In the present case a Sydney newspaper published an article which reflected upon the Senate and, in a general way, upon all honorable senators. In my opinion, the quality of the article was poor, and it was obviously coarse and insulting. The President of the Senate made representations, not to the working journalist concerned, but, in effect, to the newspaper itself. That was the proper and dignified method of approach. There may be some difference of opinion as to whether the Senate preserves or exalts its dignity by taking notice of what a contributor to a newspaper thought fit, in a scurrilous way, to write about the chamber. I have had very long and, from the outside, intimate association with journalists and journalism through the fact, which is largely personal, that many of my close relatives and friends have worked in the profession for many years. I take a very warm interest in seeing that the profession is maintained at the high standard which, I think in fairness it should be said, it has attained in this country. I cannot state truthfully that the standard of literary excellence on the part of journalists has been maintained, or that the proprietors recognize it, or desire it, as they used to do.

The President found himself grievously insulted by the article. In my opinion, the language was undoubtedly coarse and insulting in the highest degree, and was intended to rankle in the minds of those to whom it referred. It was deliberately intended not to convey information or tol serve the public interest, but to wound; and to be, what it undoubtedly was, offensive in character. Honorable members of this House, and honorable senators, allow: themselves a fair degree of latitude in' speaking of and to each other in the', chamber. We enjoy the privilege of being able to say in this House things which we might be called upon, if the same words were used outside, to answer for in a court of law. The privilege is well founded on historical grounds. Popular representatives should be free to speak with the utmost liberality of expression if they consider that such a licence should be exercised in any particular case. Most men, conscious of what they owe to their fellow men, would be inclined to say that that privilege should not be abused, and most honorable members have observed the rule that the privileges which they enjoy shall not be misused for the purpose of venting private spleen against a person who does not enjoy a similar privilege.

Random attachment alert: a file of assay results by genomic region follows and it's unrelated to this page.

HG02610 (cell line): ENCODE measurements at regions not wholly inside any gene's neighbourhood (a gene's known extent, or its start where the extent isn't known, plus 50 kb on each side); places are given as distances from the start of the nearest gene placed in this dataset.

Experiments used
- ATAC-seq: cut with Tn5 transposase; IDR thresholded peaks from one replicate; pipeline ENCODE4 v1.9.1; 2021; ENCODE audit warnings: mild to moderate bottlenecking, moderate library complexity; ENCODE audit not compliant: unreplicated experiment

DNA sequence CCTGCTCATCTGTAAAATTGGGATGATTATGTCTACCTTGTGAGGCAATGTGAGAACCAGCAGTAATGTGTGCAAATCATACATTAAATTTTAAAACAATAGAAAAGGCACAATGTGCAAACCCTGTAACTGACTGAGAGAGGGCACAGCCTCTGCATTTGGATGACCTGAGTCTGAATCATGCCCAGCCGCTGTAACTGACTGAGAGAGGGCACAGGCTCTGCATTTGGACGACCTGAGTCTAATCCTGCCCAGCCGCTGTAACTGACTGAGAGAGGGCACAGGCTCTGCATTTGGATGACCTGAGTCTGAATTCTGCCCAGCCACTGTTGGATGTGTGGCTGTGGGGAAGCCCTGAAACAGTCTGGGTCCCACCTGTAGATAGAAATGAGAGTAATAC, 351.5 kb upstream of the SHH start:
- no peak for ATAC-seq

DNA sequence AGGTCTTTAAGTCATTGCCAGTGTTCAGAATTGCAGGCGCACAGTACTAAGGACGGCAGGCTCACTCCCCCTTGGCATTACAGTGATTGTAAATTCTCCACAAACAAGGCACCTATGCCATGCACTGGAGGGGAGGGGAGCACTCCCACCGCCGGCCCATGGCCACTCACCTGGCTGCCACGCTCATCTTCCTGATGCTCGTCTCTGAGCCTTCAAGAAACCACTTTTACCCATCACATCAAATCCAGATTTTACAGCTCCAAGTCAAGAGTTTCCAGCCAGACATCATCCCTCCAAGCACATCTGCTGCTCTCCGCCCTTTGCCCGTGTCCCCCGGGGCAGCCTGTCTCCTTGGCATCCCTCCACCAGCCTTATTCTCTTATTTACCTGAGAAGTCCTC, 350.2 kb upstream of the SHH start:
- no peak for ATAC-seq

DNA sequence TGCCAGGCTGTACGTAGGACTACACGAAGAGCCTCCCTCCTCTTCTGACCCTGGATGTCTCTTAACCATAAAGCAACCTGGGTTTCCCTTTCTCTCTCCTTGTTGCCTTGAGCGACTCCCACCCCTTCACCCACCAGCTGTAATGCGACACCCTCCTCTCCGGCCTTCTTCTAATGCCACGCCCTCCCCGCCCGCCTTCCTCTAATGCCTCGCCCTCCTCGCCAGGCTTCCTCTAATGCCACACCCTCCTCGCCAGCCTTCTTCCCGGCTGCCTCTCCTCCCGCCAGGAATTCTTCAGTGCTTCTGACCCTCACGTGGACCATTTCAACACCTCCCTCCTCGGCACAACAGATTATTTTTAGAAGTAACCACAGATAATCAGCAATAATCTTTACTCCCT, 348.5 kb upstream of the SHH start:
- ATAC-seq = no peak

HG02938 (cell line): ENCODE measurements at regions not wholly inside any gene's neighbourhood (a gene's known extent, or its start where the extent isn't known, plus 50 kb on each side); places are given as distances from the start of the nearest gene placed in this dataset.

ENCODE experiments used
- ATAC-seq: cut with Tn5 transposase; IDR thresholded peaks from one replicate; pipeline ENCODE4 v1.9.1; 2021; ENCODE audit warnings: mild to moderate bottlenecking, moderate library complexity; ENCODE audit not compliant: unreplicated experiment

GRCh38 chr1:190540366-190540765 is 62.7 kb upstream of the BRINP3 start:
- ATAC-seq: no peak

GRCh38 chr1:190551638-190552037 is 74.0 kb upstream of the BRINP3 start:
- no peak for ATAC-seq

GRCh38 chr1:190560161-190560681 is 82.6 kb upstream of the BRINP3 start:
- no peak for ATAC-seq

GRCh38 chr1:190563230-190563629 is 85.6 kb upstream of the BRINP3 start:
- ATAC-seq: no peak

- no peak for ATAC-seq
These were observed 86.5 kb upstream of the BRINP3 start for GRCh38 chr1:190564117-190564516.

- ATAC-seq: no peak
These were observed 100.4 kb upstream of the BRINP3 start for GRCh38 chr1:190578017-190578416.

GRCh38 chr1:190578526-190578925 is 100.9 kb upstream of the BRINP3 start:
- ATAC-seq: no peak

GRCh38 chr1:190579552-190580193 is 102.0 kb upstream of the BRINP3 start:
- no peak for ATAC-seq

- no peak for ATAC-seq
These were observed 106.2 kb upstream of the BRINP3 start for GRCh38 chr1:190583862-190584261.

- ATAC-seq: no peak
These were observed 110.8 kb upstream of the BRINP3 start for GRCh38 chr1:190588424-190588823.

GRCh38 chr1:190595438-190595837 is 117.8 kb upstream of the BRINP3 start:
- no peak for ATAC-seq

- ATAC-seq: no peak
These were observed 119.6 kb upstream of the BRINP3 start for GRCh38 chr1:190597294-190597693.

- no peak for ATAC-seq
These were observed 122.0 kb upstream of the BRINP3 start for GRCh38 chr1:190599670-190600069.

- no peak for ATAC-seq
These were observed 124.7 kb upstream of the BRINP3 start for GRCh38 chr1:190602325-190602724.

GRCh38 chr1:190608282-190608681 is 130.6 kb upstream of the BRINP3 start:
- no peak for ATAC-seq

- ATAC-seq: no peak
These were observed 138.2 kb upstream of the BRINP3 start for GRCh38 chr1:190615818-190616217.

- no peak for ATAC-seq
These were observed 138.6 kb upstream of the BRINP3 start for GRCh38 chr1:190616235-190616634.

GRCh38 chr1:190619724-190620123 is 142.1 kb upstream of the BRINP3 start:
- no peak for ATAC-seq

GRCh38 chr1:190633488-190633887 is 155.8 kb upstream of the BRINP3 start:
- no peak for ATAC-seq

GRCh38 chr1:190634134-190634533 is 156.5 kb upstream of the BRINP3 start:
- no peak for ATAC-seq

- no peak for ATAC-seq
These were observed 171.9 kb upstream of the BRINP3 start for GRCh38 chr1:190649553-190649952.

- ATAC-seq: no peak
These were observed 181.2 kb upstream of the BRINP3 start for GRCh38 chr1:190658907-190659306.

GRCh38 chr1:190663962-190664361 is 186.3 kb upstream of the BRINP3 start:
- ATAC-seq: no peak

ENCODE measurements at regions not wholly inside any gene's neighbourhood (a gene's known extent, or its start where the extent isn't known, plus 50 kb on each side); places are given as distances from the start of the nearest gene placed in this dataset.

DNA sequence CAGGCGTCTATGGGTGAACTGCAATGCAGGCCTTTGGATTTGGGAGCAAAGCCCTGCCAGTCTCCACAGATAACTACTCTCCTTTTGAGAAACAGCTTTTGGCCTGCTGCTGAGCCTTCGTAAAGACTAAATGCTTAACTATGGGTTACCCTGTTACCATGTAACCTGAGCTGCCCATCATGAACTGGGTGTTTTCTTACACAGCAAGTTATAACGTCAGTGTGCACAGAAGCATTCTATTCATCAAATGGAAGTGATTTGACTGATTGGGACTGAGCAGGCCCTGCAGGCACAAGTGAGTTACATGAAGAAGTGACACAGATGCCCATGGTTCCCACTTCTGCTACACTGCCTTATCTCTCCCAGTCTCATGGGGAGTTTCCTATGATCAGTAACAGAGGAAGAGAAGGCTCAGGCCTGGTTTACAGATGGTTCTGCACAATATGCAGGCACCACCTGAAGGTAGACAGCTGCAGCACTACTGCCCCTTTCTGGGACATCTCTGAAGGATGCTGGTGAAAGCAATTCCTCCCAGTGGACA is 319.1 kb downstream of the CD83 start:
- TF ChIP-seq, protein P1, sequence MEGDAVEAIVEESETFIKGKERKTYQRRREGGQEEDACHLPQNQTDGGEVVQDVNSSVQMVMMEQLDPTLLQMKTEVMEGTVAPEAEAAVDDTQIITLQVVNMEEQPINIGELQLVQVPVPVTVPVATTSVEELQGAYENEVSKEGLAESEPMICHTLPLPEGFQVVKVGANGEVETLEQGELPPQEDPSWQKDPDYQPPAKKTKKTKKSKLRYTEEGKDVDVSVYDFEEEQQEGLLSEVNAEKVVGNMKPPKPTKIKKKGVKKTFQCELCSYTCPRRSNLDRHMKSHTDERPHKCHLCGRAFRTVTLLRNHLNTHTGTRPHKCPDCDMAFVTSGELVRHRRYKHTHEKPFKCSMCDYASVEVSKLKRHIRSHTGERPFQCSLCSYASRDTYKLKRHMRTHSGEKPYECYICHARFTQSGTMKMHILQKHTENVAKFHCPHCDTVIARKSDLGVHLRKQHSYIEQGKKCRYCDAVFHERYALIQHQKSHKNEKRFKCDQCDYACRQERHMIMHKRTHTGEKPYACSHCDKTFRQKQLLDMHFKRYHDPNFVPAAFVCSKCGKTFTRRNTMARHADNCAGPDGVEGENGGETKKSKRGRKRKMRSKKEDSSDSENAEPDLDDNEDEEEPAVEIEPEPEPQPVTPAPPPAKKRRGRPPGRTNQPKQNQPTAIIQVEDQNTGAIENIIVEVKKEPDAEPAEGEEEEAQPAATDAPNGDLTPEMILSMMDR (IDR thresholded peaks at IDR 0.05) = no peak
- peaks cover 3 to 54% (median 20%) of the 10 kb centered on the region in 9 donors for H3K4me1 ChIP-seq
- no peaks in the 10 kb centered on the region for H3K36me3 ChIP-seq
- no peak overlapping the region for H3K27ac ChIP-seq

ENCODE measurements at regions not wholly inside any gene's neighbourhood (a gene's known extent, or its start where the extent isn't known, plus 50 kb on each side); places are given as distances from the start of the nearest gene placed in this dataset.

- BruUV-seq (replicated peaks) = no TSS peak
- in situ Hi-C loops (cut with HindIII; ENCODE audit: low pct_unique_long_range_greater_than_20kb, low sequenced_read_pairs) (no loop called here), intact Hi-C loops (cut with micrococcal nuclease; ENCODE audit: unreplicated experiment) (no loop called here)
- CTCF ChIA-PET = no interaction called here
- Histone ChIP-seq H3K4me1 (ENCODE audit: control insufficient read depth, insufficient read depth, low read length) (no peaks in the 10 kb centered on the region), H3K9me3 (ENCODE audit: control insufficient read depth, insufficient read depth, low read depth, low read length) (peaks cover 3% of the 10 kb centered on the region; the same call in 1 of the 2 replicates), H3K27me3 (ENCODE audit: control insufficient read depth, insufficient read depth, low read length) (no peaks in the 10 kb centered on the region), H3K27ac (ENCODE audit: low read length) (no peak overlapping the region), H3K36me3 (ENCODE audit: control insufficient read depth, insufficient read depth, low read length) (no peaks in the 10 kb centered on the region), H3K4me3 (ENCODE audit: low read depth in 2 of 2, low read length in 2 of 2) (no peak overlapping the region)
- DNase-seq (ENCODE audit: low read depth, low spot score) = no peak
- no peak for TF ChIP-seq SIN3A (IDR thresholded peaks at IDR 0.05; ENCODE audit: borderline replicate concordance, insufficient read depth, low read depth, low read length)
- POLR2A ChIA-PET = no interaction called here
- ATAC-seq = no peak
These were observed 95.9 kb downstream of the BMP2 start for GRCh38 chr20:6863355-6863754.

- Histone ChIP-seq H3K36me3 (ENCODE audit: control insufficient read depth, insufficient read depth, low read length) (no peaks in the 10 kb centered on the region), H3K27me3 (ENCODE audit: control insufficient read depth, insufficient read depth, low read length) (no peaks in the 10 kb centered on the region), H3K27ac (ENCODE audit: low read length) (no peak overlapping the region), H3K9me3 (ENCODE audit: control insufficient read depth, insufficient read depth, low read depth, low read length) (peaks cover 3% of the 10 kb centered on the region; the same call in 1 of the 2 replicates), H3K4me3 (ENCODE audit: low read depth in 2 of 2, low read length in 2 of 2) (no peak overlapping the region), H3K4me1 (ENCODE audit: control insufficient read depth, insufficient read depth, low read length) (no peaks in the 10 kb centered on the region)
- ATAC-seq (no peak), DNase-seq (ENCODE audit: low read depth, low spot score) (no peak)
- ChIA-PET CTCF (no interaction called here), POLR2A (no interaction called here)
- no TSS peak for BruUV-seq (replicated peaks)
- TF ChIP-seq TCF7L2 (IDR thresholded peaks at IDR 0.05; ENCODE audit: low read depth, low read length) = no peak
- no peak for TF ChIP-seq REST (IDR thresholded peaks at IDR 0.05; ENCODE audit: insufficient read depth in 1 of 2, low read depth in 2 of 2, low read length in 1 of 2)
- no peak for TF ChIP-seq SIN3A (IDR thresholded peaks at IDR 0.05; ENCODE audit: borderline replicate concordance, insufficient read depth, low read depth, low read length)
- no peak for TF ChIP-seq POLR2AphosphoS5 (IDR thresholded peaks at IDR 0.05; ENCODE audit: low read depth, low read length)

In any case, the Senate and this chamber have adopted certain rules of conduct. Strict Standing Orders are enforced, which determine that certain things shall not be spoken in this chamber by one member of another. If an honorable member offends against those rules, he is. promptly brought to account for it, and asked to withdraw the remark. In special circumstances, he may be called upon to apologize for an outrage upon good taste, reflecting upon a fellow member. If he does not apologize, he may be suspended from attending the sittings of the House, and a penalty is provided for a repetition of the offence. As honorable members are aware, the House is the guardian of its own honour and dignity, and may even expel a member unless and until his conduct has been endorsed by his constituents and he is re-elected.